Problem of survival for workers, businesses

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    `Labor Secretary Silvestre Bello, in issuing new guidelines to be implemented by employers in the work places, seemed to limit all the concern on the workers, and the additional burden, on the employers.’

    THE Department of Labor and Employment (DOLE) was true to its mandated mission of caring for the nation’s work force, especially now that not all employees who temporarily lost their jobs in the aftermath of the long enhanced community quarantine (ECQ) will no longer have jobs to return to even as the government has gradually opened the economy.

    The pruning of the economy is real, and the contraction has affected the incomes and livelihood of both the working class and the capitalists. The economic recovery for the nation will be long and arduous, and it will take all the resources and efforts of many sectors in Philippine society to make this recovery as painless and smooth as possible.

    Labor Secretary Silvestre Bello, in issuing new guidelines to be implemented by employers in the work places, seemed to limit all the concern on the workers, and the additional burden, on the employers.

    The DOLE said these guidelines are about how best employers can protect jobs, and prevent layoffs and retrenchments amid the COVID-19 pandemic.

    In Labor Advisory No. 17, the Labor department “highly encouraged” work-from-home and telecommuting for employees in businesses and industries already allowed to resume operations under the modified enhanced community quarantine or general community quarantine.

    “Employees on work-from-home or telecommuting arrangement shall be provided with adequate support to perform the assigned task or job,”  the advisory said.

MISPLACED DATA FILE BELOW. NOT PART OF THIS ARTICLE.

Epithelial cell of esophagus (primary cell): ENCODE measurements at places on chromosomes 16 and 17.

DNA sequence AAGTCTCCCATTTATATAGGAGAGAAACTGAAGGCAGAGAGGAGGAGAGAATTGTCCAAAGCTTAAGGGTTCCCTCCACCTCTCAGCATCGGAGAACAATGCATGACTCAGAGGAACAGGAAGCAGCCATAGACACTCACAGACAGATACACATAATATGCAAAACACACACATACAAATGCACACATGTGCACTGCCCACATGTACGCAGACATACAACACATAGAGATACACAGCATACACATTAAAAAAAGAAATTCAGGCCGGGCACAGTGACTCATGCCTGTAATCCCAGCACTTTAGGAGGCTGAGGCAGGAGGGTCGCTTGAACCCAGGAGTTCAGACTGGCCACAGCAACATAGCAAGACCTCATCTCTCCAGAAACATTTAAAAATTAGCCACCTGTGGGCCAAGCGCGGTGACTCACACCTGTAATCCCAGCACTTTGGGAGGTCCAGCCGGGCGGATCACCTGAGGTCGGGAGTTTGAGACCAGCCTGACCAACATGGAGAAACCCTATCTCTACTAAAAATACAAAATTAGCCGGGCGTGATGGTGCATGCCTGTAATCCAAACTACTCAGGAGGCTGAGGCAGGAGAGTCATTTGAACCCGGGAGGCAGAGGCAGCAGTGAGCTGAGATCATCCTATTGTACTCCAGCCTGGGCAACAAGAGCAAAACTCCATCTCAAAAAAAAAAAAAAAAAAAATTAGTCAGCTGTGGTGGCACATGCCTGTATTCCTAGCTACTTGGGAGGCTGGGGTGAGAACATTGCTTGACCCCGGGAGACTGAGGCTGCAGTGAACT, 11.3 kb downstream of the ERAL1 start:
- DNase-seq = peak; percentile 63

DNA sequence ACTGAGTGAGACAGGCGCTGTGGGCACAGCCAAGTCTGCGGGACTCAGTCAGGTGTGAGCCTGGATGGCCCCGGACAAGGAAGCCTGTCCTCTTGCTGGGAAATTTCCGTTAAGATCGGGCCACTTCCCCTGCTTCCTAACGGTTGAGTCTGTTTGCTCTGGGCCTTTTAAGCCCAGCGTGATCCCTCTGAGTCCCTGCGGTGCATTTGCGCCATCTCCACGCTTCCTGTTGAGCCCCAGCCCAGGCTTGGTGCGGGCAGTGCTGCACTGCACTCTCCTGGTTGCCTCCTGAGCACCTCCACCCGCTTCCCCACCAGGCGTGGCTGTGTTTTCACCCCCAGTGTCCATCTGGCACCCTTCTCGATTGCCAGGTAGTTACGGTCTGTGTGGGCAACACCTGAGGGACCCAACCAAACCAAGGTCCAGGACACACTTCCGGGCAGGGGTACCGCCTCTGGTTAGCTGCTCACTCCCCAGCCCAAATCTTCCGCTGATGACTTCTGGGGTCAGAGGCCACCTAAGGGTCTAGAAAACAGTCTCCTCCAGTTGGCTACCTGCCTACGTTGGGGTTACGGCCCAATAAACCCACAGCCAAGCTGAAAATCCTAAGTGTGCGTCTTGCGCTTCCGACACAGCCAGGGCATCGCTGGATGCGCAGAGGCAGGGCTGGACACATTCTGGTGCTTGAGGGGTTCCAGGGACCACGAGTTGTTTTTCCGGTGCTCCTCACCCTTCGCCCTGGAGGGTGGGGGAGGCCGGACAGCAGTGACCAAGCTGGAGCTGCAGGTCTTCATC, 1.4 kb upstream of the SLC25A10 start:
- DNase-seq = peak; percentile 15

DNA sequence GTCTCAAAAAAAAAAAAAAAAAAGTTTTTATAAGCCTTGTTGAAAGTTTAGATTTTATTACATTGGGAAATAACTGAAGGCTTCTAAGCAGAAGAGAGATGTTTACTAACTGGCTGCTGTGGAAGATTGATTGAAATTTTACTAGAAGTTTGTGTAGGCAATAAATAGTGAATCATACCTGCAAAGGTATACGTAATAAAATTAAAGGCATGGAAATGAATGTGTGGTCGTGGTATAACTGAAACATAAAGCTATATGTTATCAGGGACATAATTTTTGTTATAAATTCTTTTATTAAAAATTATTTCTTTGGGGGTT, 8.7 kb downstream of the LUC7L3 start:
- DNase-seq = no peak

As an alternative to termination of employment or closure of business, the DOLE said any or a combination of the following work schemes may also be adopted: transfer of employee to another branch; assignment of employee to another function or position, in the same or another branch or outlet; reduction of normal workdays or work hours; job rotations; partial closure of an establishment while some department or unit continues; and other schemes necessary or peculiar to the survival of a specific business or establishment.

    The guidelines say employers should have various wage and benefits schemes necessary for the continuance of business and employment in conjunction with agreed company policies and their respective collective bargaining agreements (CBAs).

    “We know that businesses have suffered so much, but for the sake of our economy we encourage them to dig deeper into their vast reserve of charity and benevolence so that their workers and the communities can continue to further weather this crisis,” Bello said.

    Meanwhile, in Labor Advisory No. 18, DOLE said that the prevention and control of the COVID-19 virus in a specific work place, business, or industry should be shouldered by employers.

    The DOLE said employers, contractors and subcontractors, or their principals, should shoulder expenses in the conduct of the following prevention and control measures: testing of employees; disinfection of facilities; provision of hand sanitizers; procurement of personal protective equipment (PPE), such as face masks; etc.

    As for contractual workers such as security guards, maintenance crews and janitorial workers, the expenses shall be borne by the principal, or client, of the contractor or subcontractor.

    We understand that labor is DOLE’s main concern, but should not Bello also think about the businessmen? Nine weeks without income with cash flows always in the direction of “out,” salaries and rent and utility bills to pay, need for loans and additional capital to recover… and then this, more expenses and pressure bearing down on business.

    We thought Bello wanted to save jobs and restore business confidence to stimulate growth in the economy.

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